Ravi Venkataraman: It's not our survey, so I can't speak to the specific numbers. But certainly, I think we all see the trend, the direction of travel. Amanda referred to the transition from version 1.0 to 2.0. I think that is a big part of this because at the end of the day, this is not that mature an industry, even though it's been around for 20 plus years. So, we're seeing probably turnover in that first generation of appointments, firms that have bought OCIO services 10 years ago, even 5 years ago and so on. So those are beginning to turn over. So, we think that is the reason for some of that. And it's fair to say, if we talk about the lack of clarity and that's lack of clarity now. Imagine what it was 10 years ago, even less transparency, less awareness and knowledge. So, we think a lot of those initial appointments came from relationships, word of mouth. Chances are they didn't follow a consistent or detailed process in those appointments. These were contacts. These were inside recommendations and so on. So, there's probably a mismatch of expectations. They probably went into it thinking 1 thing, and then they got what was out. A very common for in this type of environment for different… even investment committee members to be expecting different things from the providers. Some folks may be focused on investment performance. Others, staff may be focused on outsourcing all the difficult stuff that they have to do on a daily basis or the administration, and so on. So those are 2 examples of 2 very different things and different emphasis that may have been placed. So, some of it is probably that. There's also a new phenomenon with search consultants coming on board in the last few years. There's a whole cottage industry. And I say cottage industry because they tend to be fairly small firms that are getting into the business of helping sponsors hire and monitor. And naturally, they're bringing their perspectives, their databases and insights. Some of them probably also have your standard, let's go to the market and test the providers on every 5 years or something like that, whether the client is satisfied or not. So, some of this is that traditional single manager mentality that's coming to the solutions business. It's a little tricky in the solution space, but we can talk about that later.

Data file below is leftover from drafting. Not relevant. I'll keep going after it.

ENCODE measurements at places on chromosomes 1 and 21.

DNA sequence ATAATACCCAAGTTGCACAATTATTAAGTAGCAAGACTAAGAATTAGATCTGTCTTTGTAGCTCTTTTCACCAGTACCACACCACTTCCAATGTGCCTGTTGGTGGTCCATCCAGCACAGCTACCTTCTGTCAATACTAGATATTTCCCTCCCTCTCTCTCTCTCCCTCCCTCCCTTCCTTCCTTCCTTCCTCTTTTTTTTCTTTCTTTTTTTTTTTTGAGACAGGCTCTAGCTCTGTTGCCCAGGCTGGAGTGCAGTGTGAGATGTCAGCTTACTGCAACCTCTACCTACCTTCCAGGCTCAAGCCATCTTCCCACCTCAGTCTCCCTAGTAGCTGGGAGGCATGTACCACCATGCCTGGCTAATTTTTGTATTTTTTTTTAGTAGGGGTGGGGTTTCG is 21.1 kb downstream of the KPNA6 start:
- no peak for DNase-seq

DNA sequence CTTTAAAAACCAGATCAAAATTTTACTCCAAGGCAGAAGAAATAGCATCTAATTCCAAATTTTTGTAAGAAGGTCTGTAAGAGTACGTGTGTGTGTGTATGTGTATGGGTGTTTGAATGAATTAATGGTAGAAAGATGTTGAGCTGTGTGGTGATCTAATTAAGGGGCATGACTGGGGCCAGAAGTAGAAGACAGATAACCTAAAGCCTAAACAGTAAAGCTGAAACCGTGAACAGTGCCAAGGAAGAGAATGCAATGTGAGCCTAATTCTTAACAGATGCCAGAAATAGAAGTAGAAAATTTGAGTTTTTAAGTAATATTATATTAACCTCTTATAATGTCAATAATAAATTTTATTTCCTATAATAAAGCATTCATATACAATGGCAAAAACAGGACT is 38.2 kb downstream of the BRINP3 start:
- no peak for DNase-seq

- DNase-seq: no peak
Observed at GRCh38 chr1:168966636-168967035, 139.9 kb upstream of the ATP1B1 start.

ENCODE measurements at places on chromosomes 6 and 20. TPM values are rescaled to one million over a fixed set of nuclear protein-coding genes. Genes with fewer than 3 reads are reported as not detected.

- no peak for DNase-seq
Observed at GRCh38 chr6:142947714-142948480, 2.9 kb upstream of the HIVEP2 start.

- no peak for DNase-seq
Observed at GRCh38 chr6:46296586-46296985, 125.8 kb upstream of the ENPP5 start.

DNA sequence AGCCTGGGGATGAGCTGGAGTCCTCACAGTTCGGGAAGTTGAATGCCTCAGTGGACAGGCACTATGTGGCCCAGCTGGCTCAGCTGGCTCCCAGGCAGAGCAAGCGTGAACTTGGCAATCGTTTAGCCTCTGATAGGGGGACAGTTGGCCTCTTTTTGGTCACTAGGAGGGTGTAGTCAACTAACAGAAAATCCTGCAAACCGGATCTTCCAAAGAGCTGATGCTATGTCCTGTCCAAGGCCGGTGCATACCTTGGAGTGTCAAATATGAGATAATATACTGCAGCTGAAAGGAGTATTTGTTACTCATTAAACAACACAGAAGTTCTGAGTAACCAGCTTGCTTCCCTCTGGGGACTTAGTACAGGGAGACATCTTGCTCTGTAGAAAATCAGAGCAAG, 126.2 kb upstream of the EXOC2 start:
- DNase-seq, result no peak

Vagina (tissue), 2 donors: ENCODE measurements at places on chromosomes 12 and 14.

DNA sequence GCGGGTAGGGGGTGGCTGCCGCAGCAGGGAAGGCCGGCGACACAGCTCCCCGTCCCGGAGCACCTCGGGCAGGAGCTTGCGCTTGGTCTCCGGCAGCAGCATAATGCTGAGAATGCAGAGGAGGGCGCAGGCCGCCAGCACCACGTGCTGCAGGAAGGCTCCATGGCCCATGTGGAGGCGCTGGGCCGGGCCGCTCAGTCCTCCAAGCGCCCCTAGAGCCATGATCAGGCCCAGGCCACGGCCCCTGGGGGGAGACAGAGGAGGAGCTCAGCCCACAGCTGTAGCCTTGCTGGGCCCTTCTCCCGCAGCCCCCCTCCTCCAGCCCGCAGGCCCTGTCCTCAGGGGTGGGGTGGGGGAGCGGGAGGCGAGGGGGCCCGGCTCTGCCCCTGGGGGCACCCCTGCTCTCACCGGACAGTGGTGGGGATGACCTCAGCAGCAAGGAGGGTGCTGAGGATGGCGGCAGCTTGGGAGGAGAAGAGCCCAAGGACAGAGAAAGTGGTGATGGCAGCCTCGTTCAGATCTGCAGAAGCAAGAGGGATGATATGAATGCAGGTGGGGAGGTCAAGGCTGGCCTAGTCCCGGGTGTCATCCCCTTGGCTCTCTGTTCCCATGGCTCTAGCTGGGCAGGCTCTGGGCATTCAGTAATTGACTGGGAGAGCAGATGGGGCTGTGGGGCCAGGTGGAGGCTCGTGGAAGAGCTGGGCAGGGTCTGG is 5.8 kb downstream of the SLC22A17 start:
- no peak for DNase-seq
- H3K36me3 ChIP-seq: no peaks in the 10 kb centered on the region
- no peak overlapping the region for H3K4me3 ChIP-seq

Robert Morier: Yeah. Thank you for sharing. So, gatekeepers for gatekeepers.

Amanda Tepper: Oh, yeah. Belt and suspenders. That's right. And I'd like to add one thing.

Robert Morier: Sure.

Amanda Tepper: On top of all of that is that investors needs have evolved as well. So, let's just say it was the last 5 to 10 years when they brought on an OCIO it might have been for thinking it's going to be more streamlined. It's generally the markets are so complex. And then now, it turns out they want someone who can be more aligned with their mission and help them build a portfolio along those lines, which was not something they were looking for 10 years ago. They want to revisit their governance and they want advice on that. They want to revisit the diversity of their managers. And they want advice on that. So, they've got new needs. And that's going to drive some of it as well.

Robert Morier: Ravi, in my experience on the business development side, having done it for a number of years, it seems like sourcing business for OCIOs remains incredibly difficult for a lot of the reasons that we've discussed. There doesn't seem to be a central or 1 language to look towards. You have gatekeepers for gatekeepers. So, there's lots of reasons. Some of the smaller plans, for example, they typically didn't have a relationship before, so they rely on their board. And maybe their board member knows somebody from the industry. So as the world is turning more rapidly towards these OCIO solutions, what does a successful distribution structure look like for OCIOs to gain market share?